The reason FBARs can be easy to overlook is because they are filed totally separately from individual’s tax returns, and are relatively new.
They are also not something most US-resident Americans have any need to file unless they keep money in overseas financial institutions – meaning they are generally less understood.
Although the obligation to file FBARs came out of a 1970s bill known as the Bank Secrecy Act, it wasn’t widely enforced until after the USA PATRIOT Act was passed in 2001 in the wake of the terrorist attacks on 11 September of that year.
For many ordinary American expats, however, the problem with FBARs began in the years immediately following the 2010 passage of the Foreign Account Tax Compliance Act, because FATCA is what gave the IRS information, for the first time, on the non-US bank accounts of US citizens around the globe.
Part of the problem stemmed from the fact that no one thought to warn American expats and other American holders of non-US bank accounts about the fact that they needed to file FBARs – in addition to filing a US tax return.
As of 2015, the most recent year for which figures are available, submissions had grown to more than 1.16 million forms, according to global accounting firm KPMG.
Mistake number five: failing to review existing estate plans
In the process of moving abroad it is easy for American citizens to overlook a review of their estate plans. But the failure to carry out such a review, ideally before setting out for the airport, can cause problems.
For example, many resident Americans set up and fund a “revocable trust” (sometimes known as a “living trust” or “family trust”) while living there. They do this to take advantage of the fact that such trusts normally limit the need to go through probate on death. Their advisers will normally have explained to them that such a revocable trust doesn’t have tax implications.
However, while that may be true while the individual is still living in the US, if they are serving as the trustee of their revocable trust (or their spouse’s trust) and they move to the UK, that trust itself may then also become tax resident in the UK.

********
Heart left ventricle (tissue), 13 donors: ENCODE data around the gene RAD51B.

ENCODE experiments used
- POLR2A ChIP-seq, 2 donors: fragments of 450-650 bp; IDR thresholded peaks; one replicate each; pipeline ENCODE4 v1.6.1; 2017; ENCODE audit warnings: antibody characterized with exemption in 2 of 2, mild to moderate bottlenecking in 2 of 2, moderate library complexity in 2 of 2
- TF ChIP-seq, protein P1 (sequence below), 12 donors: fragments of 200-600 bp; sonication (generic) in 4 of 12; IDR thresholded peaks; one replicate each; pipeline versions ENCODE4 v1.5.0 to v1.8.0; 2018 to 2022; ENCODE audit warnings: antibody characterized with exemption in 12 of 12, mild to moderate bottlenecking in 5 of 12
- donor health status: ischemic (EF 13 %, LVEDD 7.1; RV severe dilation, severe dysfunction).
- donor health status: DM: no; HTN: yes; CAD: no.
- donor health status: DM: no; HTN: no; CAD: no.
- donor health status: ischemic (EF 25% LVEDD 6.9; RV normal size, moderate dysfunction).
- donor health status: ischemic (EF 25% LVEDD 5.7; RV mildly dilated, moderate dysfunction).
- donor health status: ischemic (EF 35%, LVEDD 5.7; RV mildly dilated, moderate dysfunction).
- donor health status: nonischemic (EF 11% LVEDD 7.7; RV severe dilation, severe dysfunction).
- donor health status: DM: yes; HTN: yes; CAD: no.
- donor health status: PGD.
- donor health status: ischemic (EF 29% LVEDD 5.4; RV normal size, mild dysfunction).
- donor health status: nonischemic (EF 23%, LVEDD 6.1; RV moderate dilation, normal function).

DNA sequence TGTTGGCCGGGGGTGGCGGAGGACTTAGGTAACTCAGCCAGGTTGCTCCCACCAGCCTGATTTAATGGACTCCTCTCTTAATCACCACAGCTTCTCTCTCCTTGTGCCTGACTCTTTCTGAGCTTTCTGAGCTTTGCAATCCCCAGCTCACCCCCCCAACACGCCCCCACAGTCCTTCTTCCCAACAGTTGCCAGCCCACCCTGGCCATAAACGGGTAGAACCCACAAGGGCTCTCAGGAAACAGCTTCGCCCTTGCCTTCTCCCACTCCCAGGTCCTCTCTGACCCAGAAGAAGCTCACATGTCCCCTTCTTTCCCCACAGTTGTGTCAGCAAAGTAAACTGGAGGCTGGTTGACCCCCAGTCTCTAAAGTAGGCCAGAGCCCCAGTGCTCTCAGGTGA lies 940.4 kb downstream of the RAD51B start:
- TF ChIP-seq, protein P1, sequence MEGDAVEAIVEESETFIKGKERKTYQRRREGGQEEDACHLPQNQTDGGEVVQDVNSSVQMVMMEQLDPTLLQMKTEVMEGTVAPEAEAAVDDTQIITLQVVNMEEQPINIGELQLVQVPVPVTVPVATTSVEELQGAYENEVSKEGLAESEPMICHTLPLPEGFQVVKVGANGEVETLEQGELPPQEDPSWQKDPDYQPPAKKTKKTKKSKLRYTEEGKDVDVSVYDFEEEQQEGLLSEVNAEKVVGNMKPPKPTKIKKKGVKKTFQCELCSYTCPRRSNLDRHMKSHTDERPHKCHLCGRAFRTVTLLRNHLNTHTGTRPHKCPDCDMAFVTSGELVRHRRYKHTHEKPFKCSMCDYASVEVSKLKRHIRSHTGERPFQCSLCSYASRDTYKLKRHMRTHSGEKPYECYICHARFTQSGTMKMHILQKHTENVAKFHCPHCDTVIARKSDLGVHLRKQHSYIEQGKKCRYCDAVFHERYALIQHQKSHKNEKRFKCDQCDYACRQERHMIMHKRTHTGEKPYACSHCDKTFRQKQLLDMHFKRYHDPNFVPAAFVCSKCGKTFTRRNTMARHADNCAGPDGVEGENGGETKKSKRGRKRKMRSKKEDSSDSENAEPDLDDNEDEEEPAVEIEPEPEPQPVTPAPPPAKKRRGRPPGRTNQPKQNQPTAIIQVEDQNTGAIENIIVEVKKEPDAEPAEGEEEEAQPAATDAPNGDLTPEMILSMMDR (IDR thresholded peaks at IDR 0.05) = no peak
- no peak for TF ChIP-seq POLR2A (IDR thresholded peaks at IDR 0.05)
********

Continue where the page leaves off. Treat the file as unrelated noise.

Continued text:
The trustee may then have to file UK tax returns for the trust.
At the very least, this will result in additional administration and fees, and could also result in an additional tax liability. And the solution may not be as simple as resigning from the role of trustee; since, if this happens once the individual has arrived in the UK, the resignation may itself trigger a tax charge.
Mistake number six: getting the tax year wrong
Sometimes, in the crazy world of international tax, a year is not a year. The US tax year may end on December 31, for example, but the UK tax year ends on 5 April. This difference in tax year-ends and, therefore, when tax is due in each country, can cause headaches for taxpayers who pay significant UK tax other than through the PAYE system.
Although the US generally allows you to take a credit against US tax for any tax you pay in the UK, this credit will not be available if you do not make your UK tax payments within a certain period of time.
The rules are tricky but you may need to consider paying some of your UK tax liability “ahead of time”. Not pre-paying your UK tax could, in some cases, mean that you must pay tax twice on the same income or capital gain, so this is a trap well worth avoiding.
Mistake number seven: “I won’t pay tax on lottery winnings”
Admittedly not everyone is likely to face this quandary. But it comes up periodically and serves as a useful reminder on the differences between global tax regimes. The answer is, yes, Uncle Sam really does tax lottery wins made overseas, including in jurisdictions in which these wins aren’t taxed, such as the United Kingdom.
This article is for information purposes only and based on tax laws at the time of publishing. Readers should seek professional advice for their individual circumstances.